Tracing your genetic roots back to the very lands your ancestors roamed is all the rage right now. Today, it’s seemingly hard to get away from the countless Ancestry.com and 23andMe ads that pop up on our TV screens every so often.
Now the fulfilling, and often surprising, search into our genetic histories is prompting young Black Americans to dig deeper into the bitter truths that shape their Blackness today.
According to Vice, these new, relatively cheap DNA testing kits provided by companies like Ancestry and 23andMe are just one of the few ways people can trace their ancestral history. For the most part, there’s no paper trail for the descendants of enslaved Africans who were uprooted from their homeland and brought to America. It’s no surprise then that a large majority of people partaking in these DNA ancestry searches are African-American, according to the news site.
Many Blacks who take the ancestry tests — which consist of spitting in a tube and mailing the sample back to a lab — are surprised to find that a significant chunk of their ancestry is European. In fact, a 2012 study exploring the genetic ancestry of African-Americans, Latinos and European Americans found that the average ethnicity estimate for Black Americans is 73.2 percent African, 24.0 percent European and 0.8 percent Native American.
It’s common knowledge, however, that the presence of European ancestry in African-Americans is often linked to the hard truth that white, European slave masters regularly assaulted and raped their enslaved female workers, resulting in the birth of children. Consensual interracial marriages are another source.
“There is something really weird, surreal, spiritually challenging about it,” Nikiah Washington, who discovered that 26 percent of her DNA is of British origin, told Fusion. “If a man did not rape that slave, I would not be here.”
Workout twins Kevin and Keith Hodge posted a YouTube video revealing their DNA ancestry results late last year. According to the news site, the Hodge brothers decided to test their DNA after members of their online audience were upset that the twins — who are both light-skinned — identified themselves as Black, not “mixed” or biracial. Their ethnicity estimate results showed 58 percent African ancestry, or “majority African,” as they called it in their video.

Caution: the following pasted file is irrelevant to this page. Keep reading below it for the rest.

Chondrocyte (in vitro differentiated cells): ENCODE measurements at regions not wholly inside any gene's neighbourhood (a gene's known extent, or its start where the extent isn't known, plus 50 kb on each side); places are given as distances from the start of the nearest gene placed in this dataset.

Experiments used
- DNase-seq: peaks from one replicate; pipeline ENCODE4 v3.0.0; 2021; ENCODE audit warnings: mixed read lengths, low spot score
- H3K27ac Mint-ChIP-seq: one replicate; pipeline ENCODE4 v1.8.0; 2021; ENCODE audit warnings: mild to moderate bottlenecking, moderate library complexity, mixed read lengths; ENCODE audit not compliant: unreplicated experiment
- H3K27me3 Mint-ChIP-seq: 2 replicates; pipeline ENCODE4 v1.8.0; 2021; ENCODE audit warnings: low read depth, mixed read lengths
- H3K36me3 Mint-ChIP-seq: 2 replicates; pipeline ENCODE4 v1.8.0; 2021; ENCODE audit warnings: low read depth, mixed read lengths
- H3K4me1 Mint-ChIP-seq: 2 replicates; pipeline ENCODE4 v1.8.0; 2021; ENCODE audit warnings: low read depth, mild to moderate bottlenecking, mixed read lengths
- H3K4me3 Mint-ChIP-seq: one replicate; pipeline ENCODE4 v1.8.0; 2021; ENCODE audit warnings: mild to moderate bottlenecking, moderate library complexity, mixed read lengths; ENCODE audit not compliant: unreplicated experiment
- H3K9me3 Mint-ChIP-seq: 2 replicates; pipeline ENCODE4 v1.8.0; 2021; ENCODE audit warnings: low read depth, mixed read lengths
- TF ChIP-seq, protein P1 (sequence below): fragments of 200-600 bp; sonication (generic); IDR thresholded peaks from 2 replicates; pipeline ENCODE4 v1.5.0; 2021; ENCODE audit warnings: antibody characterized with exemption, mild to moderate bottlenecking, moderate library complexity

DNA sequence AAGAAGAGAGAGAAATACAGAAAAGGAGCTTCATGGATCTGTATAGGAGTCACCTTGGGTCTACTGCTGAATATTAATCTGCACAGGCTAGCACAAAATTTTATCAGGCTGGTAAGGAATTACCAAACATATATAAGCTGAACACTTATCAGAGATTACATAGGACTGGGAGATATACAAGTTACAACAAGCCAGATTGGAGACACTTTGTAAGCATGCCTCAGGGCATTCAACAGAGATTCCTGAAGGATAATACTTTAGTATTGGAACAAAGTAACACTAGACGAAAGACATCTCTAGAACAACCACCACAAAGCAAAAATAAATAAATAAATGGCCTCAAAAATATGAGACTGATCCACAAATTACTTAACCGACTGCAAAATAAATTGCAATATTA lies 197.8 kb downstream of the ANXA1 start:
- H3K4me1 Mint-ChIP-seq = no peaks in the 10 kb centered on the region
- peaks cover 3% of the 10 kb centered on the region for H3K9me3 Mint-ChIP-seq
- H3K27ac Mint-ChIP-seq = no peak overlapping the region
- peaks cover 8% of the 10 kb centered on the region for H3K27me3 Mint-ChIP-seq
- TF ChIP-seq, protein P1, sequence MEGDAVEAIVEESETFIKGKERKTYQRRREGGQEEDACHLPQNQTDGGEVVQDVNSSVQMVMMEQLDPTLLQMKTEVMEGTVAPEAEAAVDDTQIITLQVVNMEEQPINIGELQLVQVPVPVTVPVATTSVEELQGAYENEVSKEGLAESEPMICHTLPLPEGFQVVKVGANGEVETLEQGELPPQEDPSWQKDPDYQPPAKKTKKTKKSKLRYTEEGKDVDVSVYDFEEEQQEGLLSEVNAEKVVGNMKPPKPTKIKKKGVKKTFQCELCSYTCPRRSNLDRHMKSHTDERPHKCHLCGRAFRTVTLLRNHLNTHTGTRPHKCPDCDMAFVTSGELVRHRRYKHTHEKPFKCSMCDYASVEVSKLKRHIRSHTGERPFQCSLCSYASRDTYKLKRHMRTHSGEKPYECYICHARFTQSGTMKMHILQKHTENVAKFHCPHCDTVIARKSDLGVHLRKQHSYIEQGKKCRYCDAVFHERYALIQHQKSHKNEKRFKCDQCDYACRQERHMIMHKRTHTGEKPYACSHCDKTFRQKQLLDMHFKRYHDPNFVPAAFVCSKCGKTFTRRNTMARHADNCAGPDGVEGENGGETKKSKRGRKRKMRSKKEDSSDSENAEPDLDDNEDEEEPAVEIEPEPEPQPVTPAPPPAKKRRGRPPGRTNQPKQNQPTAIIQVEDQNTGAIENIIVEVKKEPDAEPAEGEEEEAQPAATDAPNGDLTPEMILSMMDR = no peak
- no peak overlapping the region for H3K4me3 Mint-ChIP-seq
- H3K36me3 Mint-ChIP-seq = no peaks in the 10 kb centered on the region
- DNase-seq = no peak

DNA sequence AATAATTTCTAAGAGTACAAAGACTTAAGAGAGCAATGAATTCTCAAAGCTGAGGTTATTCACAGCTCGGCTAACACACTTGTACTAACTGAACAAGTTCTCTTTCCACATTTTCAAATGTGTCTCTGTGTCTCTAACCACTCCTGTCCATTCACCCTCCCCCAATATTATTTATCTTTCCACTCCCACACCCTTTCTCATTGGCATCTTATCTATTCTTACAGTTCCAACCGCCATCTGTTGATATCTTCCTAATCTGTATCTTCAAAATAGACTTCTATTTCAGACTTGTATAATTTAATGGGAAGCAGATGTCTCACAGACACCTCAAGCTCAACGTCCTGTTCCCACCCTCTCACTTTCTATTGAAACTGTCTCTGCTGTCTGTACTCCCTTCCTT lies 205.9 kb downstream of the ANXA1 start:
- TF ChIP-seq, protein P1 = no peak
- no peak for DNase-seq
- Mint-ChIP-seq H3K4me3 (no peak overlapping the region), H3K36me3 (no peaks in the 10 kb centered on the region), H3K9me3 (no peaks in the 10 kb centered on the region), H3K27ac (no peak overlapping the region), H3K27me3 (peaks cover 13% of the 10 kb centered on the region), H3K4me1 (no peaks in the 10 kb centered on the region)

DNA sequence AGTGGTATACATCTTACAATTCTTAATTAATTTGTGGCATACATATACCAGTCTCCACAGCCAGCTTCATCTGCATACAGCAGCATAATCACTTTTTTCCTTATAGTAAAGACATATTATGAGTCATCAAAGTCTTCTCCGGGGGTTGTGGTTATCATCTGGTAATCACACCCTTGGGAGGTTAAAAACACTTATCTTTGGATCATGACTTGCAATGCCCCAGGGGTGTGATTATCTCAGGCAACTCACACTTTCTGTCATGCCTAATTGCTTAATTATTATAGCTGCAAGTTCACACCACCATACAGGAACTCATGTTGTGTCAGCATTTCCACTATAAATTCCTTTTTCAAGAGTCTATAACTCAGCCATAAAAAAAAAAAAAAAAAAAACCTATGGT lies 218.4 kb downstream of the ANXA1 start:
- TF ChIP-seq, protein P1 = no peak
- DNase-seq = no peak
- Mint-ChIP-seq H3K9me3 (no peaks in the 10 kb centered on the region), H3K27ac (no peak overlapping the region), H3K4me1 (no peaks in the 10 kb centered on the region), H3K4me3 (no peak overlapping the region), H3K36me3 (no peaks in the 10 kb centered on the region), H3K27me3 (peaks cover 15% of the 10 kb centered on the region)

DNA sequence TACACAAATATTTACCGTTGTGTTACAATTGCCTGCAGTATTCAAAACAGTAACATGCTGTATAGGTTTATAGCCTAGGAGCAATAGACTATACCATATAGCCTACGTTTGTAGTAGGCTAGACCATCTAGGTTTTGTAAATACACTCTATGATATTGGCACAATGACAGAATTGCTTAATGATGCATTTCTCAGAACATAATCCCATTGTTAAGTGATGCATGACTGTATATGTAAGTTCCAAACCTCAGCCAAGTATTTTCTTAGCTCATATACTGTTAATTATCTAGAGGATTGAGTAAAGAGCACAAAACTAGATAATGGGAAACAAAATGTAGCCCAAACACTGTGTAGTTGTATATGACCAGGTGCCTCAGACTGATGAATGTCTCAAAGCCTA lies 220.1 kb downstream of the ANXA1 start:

Because African-Americans are often chastised on the “degree” of their Blackness based on skin tone alone, some Blacks see the ancestry DNA tests as a way to prove or re-affirm the “biological degree” of their Blackness.
“Skin tone is a really big thing for African-American people,” Washington said, noting how her lighter-skin challenged her identity as a Black woman. “I was a little afraid to broadcast [my results because] I have a lot of issues with people questioning how Black I am.”
Aside from affirming their Blackness, some African-Americans are digging into their ancestral past in order to patch up family lines split by the decades-long slave trade. According to Fusion, both Ancestry.com and 23andMe offer options to be matched with living genetic relatives in their databases.
A YouTuber by the name @Udoka O said she was surprised when a host of distant cousins living in America contacted her to make a familial connection. Udoka said it was a shocker because her entire family is from Nigeria, making her unaware that she had genetic cousins living in the U.S.
No matter the reason for tracing genetic roots, the process of uncovering one’s genetic history provides African-Americans with the surprising, satisfying and sometimes emotional experience of finding out how their genetic pasts impact their present Black identities.